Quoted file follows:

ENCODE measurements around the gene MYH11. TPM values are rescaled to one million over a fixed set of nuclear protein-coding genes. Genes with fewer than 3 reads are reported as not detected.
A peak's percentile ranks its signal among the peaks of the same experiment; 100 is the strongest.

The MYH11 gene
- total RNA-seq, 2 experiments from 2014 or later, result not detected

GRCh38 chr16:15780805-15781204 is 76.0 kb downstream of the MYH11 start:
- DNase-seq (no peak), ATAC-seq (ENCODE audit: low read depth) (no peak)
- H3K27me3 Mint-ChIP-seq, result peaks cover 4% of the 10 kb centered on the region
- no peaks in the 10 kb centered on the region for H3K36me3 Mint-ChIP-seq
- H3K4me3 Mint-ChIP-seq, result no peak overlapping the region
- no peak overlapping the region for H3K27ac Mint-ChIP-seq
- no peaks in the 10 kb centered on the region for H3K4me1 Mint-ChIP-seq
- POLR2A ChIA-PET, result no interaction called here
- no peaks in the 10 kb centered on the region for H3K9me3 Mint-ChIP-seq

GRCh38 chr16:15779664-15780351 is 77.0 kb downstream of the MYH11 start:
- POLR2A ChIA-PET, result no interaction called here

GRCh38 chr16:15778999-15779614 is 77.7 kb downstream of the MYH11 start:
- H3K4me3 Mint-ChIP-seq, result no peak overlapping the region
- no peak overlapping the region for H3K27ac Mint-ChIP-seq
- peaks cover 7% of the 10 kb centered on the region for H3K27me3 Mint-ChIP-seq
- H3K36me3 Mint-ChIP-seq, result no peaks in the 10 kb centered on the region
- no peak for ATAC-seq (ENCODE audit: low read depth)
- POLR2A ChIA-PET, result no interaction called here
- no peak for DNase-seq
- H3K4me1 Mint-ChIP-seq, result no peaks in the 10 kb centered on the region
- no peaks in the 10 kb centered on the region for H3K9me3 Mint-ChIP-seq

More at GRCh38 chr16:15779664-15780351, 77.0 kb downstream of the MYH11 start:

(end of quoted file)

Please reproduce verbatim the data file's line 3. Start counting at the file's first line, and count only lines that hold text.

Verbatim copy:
The MYH11 gene